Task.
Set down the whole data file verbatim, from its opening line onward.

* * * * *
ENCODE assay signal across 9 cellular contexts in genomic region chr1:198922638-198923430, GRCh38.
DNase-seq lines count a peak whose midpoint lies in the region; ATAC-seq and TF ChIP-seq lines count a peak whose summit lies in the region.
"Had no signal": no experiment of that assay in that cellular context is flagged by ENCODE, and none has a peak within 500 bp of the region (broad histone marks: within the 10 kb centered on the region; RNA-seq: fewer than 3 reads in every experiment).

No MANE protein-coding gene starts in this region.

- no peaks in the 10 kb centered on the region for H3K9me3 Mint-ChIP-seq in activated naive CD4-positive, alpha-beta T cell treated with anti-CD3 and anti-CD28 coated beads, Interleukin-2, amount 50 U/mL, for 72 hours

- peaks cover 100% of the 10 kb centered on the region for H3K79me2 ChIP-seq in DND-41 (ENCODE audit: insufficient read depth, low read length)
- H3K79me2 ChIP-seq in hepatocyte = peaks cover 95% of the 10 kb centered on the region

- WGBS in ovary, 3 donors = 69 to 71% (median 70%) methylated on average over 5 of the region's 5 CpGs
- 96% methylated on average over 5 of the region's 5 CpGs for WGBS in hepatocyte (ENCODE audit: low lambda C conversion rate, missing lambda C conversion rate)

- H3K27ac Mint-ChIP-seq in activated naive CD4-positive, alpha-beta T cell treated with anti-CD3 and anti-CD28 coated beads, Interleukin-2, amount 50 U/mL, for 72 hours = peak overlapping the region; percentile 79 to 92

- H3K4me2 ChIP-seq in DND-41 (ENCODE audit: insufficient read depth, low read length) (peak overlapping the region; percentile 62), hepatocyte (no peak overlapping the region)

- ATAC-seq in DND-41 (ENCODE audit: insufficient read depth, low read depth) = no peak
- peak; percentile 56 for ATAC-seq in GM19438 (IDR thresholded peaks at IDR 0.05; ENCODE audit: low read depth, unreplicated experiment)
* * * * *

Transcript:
ENCODE assay signal across 9 cellular contexts in genomic region chr1:198922638-198923430, GRCh38.
DNase-seq lines count a peak whose midpoint lies in the region; ATAC-seq and TF ChIP-seq lines count a peak whose summit lies in the region.
"Had no signal": no experiment of that assay in that cellular context is flagged by ENCODE, and none has a peak within 500 bp of the region (broad histone marks: within the 10 kb centered on the region; RNA-seq: fewer than 3 reads in every experiment).

No MANE protein-coding gene starts in this region.

- no peaks in the 10 kb centered on the region for H3K9me3 Mint-ChIP-seq in activated naive CD4-positive, alpha-beta T cell treated with anti-CD3 and anti-CD28 coated beads, Interleukin-2, amount 50 U/mL, for 72 hours

- peaks cover 100% of the 10 kb centered on the region for H3K79me2 ChIP-seq in DND-41 (ENCODE audit: insufficient read depth, low read length)
- H3K79me2 ChIP-seq in hepatocyte = peaks cover 95% of the 10 kb centered on the region

- WGBS in ovary, 3 donors = 69 to 71% (median 70%) methylated on average over 5 of the region's 5 CpGs
- 96% methylated on average over 5 of the region's 5 CpGs for WGBS in hepatocyte (ENCODE audit: low lambda C conversion rate, missing lambda C conversion rate)

- H3K27ac Mint-ChIP-seq in activated naive CD4-positive, alpha-beta T cell treated with anti-CD3 and anti-CD28 coated beads, Interleukin-2, amount 50 U/mL, for 72 hours = peak overlapping the region; percentile 79 to 92

- H3K4me2 ChIP-seq in DND-41 (ENCODE audit: insufficient read depth, low read length) (peak overlapping the region; percentile 62), hepatocyte (no peak overlapping the region)

- ATAC-seq in DND-41 (ENCODE audit: insufficient read depth, low read depth) = no peak
- peak; percentile 56 for ATAC-seq in GM19438 (IDR thresholded peaks at IDR 0.05; ENCODE audit: low read depth, unreplicated experiment)